Meissen porcelain is the first European hard-paste porcelain that was developed from 1708 by Ehrenfried Walther von Tschirnhaus. After his death that October, Johann Friedrich Böttger, continued his work and brought porcelain to the market, and he has often been credited with the invention.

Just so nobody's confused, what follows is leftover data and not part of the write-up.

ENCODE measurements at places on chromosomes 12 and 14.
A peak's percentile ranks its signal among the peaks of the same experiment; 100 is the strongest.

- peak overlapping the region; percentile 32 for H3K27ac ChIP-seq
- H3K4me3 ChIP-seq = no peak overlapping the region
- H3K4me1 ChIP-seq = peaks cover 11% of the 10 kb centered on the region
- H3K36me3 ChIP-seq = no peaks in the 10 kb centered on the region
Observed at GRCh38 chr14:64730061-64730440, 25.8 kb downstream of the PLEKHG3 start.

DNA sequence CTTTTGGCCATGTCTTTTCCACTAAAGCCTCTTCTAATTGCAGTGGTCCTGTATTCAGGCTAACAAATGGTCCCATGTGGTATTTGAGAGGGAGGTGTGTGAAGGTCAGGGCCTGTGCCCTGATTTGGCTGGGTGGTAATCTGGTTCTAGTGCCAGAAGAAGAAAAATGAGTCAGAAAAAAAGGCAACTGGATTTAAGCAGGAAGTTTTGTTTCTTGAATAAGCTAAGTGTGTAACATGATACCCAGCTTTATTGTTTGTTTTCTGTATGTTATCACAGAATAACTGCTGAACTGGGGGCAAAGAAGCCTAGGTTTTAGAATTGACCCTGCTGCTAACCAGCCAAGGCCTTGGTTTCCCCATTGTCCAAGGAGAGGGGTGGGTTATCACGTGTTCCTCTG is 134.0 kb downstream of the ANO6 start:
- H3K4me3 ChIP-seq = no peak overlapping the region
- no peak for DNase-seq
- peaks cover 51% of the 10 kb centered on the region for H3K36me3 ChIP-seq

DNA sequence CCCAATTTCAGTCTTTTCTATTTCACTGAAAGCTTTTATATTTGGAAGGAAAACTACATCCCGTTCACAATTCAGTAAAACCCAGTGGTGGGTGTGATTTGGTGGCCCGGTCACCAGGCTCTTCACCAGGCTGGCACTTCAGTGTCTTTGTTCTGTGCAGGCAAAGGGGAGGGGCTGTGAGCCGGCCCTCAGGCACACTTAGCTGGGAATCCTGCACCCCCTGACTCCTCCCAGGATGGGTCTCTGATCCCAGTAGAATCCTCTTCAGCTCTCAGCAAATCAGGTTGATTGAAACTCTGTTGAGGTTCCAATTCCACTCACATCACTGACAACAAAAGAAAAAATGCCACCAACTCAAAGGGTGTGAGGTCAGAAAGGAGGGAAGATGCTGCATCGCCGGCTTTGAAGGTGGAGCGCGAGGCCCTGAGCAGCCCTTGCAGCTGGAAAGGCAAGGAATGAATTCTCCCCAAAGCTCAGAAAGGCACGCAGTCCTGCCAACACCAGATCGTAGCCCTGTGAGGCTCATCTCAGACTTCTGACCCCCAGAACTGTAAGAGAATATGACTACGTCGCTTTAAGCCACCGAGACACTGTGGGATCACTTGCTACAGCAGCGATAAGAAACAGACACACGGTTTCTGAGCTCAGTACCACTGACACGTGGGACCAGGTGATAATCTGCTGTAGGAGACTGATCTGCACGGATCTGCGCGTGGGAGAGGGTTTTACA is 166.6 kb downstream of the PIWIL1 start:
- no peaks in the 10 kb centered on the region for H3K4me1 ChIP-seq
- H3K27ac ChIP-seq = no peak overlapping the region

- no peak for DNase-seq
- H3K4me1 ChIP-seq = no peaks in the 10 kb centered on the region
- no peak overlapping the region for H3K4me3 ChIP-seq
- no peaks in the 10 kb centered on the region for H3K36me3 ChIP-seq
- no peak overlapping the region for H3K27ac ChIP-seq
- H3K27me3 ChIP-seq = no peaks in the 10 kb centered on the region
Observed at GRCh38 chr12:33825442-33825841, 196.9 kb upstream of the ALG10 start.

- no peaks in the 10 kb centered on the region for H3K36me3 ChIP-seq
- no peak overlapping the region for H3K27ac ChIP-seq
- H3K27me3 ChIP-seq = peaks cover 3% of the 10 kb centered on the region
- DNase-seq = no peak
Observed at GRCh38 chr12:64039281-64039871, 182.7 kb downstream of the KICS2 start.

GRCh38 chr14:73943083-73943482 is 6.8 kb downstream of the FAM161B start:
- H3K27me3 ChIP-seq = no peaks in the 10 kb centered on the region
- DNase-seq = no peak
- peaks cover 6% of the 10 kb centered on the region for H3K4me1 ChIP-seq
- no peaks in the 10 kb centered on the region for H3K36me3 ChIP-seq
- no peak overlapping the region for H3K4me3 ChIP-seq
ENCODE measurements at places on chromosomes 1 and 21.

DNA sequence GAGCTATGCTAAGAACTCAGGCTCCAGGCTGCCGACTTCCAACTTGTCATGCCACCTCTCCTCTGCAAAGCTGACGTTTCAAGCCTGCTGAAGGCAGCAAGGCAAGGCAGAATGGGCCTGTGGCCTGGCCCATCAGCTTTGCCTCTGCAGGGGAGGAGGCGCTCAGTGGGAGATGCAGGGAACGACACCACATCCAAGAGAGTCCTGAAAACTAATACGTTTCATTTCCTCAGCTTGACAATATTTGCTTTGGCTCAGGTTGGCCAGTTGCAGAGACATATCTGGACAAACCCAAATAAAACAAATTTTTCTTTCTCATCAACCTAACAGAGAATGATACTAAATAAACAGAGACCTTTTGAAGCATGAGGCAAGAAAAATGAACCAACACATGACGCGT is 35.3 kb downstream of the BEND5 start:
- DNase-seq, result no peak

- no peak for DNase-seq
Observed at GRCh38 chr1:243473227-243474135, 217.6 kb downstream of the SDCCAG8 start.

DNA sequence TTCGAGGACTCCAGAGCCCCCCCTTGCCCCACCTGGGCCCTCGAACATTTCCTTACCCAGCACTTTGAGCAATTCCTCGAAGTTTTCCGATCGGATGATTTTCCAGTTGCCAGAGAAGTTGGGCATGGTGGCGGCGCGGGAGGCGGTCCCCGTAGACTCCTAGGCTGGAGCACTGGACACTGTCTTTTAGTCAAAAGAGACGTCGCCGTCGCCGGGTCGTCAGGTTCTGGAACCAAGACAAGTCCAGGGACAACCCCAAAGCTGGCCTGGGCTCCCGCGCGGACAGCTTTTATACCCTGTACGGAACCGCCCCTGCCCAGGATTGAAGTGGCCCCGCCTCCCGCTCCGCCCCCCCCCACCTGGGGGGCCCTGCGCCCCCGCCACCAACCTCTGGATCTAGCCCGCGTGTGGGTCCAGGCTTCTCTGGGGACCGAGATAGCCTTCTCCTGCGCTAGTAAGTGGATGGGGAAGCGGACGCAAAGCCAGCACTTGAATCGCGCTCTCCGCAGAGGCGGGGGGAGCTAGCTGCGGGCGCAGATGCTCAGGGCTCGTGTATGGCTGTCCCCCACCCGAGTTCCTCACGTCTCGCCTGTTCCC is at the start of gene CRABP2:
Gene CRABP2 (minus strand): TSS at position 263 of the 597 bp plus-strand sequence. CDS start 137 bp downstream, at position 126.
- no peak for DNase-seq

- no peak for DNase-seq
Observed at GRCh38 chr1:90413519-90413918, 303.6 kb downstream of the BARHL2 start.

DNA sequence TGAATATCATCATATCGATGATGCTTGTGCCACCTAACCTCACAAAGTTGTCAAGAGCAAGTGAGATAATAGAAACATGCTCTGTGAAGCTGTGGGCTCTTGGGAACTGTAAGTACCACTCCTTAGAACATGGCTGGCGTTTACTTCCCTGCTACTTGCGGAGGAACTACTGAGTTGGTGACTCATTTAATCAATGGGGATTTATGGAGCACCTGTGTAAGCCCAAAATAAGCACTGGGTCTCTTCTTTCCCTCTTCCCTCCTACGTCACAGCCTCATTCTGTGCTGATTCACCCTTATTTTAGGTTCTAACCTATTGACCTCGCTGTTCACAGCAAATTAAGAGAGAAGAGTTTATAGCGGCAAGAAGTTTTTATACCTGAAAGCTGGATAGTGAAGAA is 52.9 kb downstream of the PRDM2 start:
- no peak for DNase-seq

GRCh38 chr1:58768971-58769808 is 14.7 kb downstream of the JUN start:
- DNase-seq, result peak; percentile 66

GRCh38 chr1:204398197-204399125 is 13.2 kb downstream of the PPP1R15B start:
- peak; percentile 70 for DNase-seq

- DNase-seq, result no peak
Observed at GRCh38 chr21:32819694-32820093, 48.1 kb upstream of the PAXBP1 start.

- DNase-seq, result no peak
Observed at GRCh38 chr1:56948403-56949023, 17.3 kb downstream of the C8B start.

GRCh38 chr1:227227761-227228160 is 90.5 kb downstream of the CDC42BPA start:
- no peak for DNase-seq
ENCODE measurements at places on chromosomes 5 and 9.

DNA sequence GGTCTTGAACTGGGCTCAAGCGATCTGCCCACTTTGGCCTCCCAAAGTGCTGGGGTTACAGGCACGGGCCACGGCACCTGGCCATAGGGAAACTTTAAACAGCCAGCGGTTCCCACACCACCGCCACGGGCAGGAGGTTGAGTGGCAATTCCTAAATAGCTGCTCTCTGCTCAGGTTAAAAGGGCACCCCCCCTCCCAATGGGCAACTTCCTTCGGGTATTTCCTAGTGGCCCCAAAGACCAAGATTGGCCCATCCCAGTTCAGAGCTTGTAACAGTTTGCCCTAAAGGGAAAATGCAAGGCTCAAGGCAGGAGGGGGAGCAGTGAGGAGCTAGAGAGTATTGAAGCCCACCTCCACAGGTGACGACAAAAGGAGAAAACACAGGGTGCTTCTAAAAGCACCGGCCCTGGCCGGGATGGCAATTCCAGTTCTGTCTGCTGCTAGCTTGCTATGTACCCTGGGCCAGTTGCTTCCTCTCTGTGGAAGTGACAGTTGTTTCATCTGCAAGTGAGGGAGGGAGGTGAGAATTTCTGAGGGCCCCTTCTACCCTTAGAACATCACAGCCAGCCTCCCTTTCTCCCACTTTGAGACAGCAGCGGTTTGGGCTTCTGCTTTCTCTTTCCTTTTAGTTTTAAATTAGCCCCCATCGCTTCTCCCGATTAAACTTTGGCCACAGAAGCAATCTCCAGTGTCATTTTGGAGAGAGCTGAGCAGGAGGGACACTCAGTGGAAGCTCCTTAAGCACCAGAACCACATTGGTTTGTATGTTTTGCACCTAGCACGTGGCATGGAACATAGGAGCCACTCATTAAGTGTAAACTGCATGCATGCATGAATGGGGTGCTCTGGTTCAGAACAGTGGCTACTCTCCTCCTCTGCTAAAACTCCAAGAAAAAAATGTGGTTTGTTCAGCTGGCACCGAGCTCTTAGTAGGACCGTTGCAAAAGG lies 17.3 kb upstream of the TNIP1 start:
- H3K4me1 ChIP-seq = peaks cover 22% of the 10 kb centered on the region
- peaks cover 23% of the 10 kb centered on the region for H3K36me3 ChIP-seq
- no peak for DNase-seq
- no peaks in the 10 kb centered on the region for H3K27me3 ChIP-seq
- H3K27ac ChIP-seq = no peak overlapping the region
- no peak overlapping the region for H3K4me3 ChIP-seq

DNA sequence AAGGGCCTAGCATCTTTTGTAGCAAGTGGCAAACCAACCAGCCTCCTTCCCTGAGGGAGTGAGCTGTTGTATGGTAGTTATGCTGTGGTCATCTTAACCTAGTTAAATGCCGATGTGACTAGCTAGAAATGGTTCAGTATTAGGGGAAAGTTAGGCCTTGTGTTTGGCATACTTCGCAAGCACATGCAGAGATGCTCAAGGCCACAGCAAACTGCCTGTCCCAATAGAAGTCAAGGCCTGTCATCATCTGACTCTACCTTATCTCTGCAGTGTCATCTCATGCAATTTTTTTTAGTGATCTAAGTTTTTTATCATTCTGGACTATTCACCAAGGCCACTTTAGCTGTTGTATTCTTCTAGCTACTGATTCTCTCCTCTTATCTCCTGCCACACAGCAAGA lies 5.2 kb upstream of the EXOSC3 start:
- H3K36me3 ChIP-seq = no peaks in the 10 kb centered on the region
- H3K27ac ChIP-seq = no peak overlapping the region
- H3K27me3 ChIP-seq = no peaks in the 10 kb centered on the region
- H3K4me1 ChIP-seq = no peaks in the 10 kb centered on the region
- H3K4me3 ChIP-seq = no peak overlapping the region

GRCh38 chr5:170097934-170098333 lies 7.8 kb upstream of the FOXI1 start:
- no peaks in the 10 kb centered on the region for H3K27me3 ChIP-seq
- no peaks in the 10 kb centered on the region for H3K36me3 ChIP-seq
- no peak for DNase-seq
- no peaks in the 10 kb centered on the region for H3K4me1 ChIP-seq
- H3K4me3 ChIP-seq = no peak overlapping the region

At the beginning the Meissen manufactory was owned by the King of Saxony; by 1830 it came to belong to the State of Saxony. After World War II, most of the equipment was sent to the Soviet Union as part of war reparations. However, already by 1946, the workers using traditional methods and the kilns that had not been dismantled were able to resume production. The company became a Soviet Joint Stock Company in Germany. Almost all of the production was sent to the Soviet Union, a crucial step that kept the artisan community alive. After the establishment of the German Democratic Republic, the company was handed over to German ownership in 1950 and became a people-owned company. Meissen Porzellan turned out to be one of the few profitable companies in the economically troubled East German system, earning much needed foreign currency. After the German reunification in 1990, the company was restored to the State of Saxony which is the sole owner. While its products are expensive, the high quality and artistic value make Meissen porcelain very desirable by collectors and connoisseurs.